Noooo, not at all okay yes. Some cases = The Billingsley Report, the computer formula put together by a man with a weak grasp on algebra and who most definitely doesn't have a fondness for cheap inhalants, especially Lemon Pledge huffed through a fine chamois. 

So what can they do?

Given multiple Oregon losses, another Alabama loss, a pair of Auburn losses, and a loss by Boise State, Utah could emerge unscathed from the regular season, point at the ACC and Big East as it's fond of doing, and then jerk its head and get a BCS bid. If these things don't happen, an undefeated Utah team could be headed for the Maaco Bowl Las Vegas if an at-large bid is not offered. (And if Boise is out there, it will go to Boise, the team who has become a steady TV draw in its recent history as America's favorite BCS insurgent.) This is a nightmare scenario, but it is within the realm of possibility.


Yes. Utah could pull off the truly rare feat of being an FBS school with two undefeated seasons in a decade with both resulting in something other than a national title.

There should be some kind of award or recognition for this.

It's the internet. There is.


So who may we cite as people of great importance?

The TCU defense in total. The unit is first in the nation in scoring defense and allows 8.67 points a game. The Horned Frogs play brutal team defense, particularly against the pass, where they aim to blanket receivers and render passing lanes inoperable, and don't seem to care too much about interceptions. They seem to prefer knocking teeth loose first, and if a ball or two comes loose for them, well, that's nice, too. By the numbers this obviously works well enough for them. Watch for defensive end Wayne Daniels on the pass rush, and for linebacker Tanner Brock to play the part of human Roomba at the linebacker spot as the team leader in tackles.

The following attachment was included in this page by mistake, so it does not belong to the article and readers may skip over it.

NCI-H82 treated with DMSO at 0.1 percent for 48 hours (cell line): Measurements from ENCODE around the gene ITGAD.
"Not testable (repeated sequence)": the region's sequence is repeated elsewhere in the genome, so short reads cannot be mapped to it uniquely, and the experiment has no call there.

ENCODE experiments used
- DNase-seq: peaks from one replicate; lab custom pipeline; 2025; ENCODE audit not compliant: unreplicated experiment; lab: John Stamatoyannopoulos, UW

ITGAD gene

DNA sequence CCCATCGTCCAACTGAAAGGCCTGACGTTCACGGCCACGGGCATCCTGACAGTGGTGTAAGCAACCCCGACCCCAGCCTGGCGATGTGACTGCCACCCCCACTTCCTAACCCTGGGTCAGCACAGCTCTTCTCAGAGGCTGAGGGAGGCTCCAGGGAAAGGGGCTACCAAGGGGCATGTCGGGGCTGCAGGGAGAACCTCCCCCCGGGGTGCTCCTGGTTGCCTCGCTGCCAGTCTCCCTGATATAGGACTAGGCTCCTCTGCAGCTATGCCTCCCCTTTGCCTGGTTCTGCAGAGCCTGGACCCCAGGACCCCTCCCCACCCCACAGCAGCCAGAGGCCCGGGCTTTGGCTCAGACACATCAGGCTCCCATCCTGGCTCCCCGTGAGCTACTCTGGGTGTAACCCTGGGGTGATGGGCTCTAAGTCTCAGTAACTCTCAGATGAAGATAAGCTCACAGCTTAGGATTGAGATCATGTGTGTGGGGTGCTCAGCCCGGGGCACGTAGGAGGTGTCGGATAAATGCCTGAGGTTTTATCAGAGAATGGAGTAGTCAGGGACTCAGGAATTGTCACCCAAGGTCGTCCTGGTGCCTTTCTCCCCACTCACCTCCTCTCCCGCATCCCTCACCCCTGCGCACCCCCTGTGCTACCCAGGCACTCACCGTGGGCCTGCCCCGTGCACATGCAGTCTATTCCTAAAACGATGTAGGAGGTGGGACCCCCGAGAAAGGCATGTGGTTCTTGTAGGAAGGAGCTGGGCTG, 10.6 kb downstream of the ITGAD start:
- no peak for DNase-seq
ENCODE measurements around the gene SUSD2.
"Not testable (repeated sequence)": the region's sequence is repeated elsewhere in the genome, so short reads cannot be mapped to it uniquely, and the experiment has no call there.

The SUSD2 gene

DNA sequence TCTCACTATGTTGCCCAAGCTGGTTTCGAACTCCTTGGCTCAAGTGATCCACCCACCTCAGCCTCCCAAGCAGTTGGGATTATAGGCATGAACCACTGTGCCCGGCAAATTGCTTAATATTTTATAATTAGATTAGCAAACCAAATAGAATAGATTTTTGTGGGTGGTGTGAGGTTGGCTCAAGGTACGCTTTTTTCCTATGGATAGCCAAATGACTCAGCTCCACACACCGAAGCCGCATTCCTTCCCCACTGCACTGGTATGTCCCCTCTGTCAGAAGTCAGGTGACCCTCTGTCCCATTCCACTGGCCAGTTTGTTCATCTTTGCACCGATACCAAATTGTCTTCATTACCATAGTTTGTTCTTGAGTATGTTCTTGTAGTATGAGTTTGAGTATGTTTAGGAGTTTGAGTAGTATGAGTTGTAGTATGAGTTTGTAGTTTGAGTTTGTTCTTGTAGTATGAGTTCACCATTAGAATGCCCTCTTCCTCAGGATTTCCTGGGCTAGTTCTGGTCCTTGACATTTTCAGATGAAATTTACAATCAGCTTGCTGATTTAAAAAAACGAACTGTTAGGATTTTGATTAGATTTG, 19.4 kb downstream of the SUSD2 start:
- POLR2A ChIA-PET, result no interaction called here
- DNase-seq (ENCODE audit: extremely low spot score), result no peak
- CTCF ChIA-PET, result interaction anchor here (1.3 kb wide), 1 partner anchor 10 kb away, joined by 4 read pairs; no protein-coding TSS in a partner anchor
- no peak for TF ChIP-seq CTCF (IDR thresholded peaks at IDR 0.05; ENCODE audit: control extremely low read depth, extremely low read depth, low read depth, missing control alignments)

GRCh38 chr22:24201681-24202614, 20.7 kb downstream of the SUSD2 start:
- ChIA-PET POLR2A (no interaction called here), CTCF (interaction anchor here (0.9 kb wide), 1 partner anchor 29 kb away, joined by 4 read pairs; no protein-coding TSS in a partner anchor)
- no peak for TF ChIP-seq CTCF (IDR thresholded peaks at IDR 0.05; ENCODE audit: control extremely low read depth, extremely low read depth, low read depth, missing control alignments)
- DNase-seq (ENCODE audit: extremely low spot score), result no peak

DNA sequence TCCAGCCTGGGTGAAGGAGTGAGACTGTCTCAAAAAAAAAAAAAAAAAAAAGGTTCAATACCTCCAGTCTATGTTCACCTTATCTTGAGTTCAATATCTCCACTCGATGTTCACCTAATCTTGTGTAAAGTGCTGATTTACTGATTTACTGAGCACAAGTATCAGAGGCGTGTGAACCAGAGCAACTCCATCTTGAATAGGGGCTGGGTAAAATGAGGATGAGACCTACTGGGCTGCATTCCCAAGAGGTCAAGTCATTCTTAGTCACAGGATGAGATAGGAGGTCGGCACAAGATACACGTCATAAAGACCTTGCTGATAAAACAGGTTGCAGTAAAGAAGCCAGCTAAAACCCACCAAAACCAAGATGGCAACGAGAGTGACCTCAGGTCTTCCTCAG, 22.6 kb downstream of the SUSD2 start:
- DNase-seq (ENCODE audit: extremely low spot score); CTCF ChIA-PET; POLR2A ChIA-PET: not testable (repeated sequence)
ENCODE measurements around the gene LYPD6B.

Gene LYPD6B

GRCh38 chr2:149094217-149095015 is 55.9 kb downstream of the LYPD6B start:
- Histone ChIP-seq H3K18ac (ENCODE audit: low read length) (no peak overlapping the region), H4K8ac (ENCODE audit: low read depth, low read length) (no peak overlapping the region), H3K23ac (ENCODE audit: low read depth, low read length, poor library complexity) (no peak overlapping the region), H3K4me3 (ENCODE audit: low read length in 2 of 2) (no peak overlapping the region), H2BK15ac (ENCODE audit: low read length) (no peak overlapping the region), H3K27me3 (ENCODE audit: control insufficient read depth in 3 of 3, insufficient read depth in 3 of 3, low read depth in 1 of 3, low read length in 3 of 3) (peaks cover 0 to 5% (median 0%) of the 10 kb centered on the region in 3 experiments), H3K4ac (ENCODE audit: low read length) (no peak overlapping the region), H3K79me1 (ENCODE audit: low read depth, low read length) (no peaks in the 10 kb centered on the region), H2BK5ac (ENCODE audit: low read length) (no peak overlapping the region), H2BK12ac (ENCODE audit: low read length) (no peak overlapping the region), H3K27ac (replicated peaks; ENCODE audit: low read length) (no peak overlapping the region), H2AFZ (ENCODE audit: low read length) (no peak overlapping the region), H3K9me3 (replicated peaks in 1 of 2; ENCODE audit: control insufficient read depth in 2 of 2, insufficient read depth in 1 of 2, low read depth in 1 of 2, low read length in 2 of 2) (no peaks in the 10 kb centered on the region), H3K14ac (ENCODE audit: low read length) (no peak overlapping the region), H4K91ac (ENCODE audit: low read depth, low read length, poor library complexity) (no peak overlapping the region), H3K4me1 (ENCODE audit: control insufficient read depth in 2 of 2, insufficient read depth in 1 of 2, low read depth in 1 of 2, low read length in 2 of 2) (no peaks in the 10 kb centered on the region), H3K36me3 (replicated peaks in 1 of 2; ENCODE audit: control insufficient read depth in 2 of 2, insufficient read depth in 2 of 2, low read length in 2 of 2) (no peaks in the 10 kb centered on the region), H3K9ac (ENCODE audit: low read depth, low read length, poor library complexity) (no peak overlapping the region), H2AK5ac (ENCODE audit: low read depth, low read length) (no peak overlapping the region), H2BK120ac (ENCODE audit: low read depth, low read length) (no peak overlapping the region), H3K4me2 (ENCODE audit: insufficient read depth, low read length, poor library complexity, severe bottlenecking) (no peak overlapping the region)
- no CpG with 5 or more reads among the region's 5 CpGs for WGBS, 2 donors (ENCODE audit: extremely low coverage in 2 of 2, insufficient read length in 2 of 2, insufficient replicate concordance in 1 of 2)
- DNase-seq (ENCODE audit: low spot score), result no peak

And what of this TCU QB Andy Dalton?

The Ginger Avenger* is fun to watch, since TCU runs a version of the spread relying heavily on punishing inside runs, something Dalton is called to do from time to time in an attack featuring Dalton and backs Ed Wesley and Matthew Tucker. He's not a bad passer, either, though he is prone to making two plays a game that leave you wondering if he's suffering a stroke out on the field. As the nickname implies, he's got red hair, and not "auburn" red, but like "surface of the sun" red. How he survived playing in hot Texas sunlight without becoming a talking freckle is a testament to sunscreen and his toughness.

*Trademarked, but you have our permission to use it only for the purposes of impressing your company.


I haven't seen Utah QB Jordan Wynn play since the Pitt game earlier this year. 

Neither has anyone else since they've been holed up on The Mountain. He's doing fine as a passer, with a 13/6 TD/INT ratio, a developing awareness of how to function in Utah's offense, and a far greater comfort level than you saw last year in Utah's 55-28 loss to TCU in Ft. Worth. That loss, by the way, was Wynn's first start on the road as a freshman QB. "Surprise! You're dead" won't be the theme this time around for Wynn and Utah at home. 

This sounds a bit like a defensive struggle.

We're guessing you'd be right. Utah has the sixth ranked scoring defense in the country, and while their third-ranked scoring offense is a nice match, it's deceptive given the competition on their weak schedule. Utah has two clear advantages: homefield, and punt returner Shaky Smithson, the nation's leader in that category. He's also named "Shaky," the kind of fantastic nickname we would have killed for as a middle schooler.

So you're guessing TCU wins, yes?

Certainly, but not quickly, and not in an overwhelming fashion. This feels very much like a 27-13 game, with few points scored in the first half as the two offenses take turns attempting to find any daylight whatsoever in the opposing defense.